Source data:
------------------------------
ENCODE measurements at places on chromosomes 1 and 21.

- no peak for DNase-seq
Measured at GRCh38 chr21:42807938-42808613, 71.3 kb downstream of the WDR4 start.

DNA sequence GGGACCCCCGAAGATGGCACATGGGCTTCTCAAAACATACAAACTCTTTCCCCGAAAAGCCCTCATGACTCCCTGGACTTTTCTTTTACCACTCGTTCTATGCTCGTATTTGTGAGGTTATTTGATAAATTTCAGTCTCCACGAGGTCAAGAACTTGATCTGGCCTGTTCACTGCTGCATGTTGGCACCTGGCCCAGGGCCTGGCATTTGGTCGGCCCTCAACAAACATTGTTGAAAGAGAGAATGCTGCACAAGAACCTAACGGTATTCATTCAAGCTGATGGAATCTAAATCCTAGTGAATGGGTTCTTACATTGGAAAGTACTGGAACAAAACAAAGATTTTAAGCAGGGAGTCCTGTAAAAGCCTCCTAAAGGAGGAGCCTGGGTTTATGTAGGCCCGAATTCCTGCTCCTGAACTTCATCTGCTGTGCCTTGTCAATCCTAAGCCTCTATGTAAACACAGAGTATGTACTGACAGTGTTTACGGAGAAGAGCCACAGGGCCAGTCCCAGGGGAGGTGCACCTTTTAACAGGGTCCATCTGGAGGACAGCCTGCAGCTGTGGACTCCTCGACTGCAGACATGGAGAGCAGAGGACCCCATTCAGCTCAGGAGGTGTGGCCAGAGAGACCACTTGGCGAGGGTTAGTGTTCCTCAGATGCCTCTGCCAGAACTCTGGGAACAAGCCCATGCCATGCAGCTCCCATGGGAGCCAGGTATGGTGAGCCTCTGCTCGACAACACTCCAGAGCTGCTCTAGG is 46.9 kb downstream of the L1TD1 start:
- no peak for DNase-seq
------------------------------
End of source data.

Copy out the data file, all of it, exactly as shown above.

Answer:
ENCODE measurements at places on chromosomes 1 and 21.

- no peak for DNase-seq
Measured at GRCh38 chr21:42807938-42808613, 71.3 kb downstream of the WDR4 start.

DNA sequence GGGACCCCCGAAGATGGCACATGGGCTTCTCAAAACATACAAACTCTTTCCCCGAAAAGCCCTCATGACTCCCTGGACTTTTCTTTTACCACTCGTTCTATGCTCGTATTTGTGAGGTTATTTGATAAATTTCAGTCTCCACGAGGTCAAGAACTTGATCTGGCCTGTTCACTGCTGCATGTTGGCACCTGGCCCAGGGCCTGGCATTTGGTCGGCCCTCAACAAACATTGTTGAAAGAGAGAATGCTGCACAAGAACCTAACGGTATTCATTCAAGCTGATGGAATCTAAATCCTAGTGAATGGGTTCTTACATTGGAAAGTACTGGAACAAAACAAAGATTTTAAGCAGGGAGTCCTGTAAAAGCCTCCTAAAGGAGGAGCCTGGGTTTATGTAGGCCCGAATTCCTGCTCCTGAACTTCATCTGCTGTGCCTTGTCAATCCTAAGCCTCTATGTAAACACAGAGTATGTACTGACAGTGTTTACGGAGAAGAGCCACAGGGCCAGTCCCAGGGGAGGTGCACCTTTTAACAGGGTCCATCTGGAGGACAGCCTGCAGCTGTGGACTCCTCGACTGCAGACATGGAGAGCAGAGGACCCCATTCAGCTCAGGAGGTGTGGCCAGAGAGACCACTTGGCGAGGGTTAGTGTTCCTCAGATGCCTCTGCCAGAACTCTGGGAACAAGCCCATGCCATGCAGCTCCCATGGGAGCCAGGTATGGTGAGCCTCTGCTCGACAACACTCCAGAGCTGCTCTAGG is 46.9 kb downstream of the L1TD1 start:
- no peak for DNase-seq